In 2017 the Judicial Division published Enhancing Justice: Reducing Bias, addressing the issue of implicit bias on the bench and providing approaches to lessen the impact. The book seeks to help “break the bias habit” by increasing knowledge and awareness of implicit bias, improved understanding and practice of procedural fairness and of culturally competent communication and cultures, and a sustained commitment to mindfulness.
In 2017 the Judicial Division and the Brennan Center for Justice at New York University School of Law published a manual providing guidance on how courts can increase diversity among federal magistrate and bankruptcy judges. This joint publication was created following the passage of Resolution 102 at the 2016 ABA Annual Meeting, which was developed following a roundtable discussion of the issue hosted by the Judicial Division’s Standing Committee on Diversity in the Judiciary at the 2015 ABA Annual Meeting. In 2018 District Judge Carlton W. Reeves wrote an opinion highlighting the lack of diversity on the federal bench, and cited the publication.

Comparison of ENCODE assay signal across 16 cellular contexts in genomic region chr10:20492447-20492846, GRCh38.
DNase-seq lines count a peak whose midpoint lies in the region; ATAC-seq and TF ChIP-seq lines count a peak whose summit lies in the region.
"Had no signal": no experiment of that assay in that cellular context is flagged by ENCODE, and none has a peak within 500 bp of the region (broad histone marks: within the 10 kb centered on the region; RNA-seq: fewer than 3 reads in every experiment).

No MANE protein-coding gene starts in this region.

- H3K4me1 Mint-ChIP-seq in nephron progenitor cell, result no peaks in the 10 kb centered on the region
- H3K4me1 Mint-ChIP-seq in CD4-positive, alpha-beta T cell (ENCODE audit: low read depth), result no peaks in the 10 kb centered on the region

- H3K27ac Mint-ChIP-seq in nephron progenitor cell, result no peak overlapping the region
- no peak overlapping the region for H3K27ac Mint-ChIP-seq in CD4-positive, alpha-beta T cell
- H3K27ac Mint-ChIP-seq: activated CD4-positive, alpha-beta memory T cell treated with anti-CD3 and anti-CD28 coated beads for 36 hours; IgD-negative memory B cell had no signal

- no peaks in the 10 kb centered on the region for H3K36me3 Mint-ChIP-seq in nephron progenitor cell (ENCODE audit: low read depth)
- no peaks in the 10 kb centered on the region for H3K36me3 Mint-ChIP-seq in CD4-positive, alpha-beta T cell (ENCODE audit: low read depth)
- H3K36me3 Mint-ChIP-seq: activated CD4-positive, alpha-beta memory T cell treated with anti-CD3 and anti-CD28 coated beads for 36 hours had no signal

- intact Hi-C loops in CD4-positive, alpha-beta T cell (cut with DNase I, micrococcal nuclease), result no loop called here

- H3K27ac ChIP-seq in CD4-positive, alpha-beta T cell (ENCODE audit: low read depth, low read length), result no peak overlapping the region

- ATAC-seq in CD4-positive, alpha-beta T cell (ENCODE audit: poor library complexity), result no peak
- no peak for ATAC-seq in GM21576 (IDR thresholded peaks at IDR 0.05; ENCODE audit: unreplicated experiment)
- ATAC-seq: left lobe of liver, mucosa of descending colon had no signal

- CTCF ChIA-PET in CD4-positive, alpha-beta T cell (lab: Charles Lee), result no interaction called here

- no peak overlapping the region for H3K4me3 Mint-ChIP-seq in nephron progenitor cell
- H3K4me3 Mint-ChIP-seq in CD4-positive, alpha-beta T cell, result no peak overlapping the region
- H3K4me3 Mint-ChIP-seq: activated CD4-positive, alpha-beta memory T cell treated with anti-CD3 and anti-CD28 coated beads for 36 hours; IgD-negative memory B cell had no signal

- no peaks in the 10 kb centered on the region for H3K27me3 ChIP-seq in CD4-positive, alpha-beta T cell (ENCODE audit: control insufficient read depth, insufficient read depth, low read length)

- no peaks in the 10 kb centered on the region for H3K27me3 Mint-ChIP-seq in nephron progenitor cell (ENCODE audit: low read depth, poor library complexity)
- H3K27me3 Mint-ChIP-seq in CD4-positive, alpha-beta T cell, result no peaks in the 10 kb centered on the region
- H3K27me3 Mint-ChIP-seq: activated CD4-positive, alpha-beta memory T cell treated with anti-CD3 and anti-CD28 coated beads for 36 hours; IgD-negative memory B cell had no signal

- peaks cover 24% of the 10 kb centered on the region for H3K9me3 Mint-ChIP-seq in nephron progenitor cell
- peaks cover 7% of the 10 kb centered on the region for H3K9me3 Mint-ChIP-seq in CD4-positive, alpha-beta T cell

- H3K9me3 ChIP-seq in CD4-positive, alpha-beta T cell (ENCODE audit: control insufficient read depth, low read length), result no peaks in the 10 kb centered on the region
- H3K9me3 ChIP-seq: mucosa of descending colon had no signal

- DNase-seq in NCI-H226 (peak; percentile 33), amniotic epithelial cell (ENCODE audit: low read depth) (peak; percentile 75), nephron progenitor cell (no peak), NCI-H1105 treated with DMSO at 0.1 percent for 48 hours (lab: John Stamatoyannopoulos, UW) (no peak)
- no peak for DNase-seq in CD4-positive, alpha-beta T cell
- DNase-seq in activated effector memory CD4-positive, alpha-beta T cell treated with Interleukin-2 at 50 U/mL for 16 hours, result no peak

Resolution 116, which adds marital status, gender identity and gender expression to the ABA’s list of reasons jurors should not be denied eligibility for jury service. That provision was not contested, but a second provision called for judges to instruct juries on implicit bias—biases that may not be entirely conscious—and encourage them not to make decisions based on personal likes or dislikes of protected classes. Both halves of the resolution amend the ABA Principles for Juries and Jury Trials.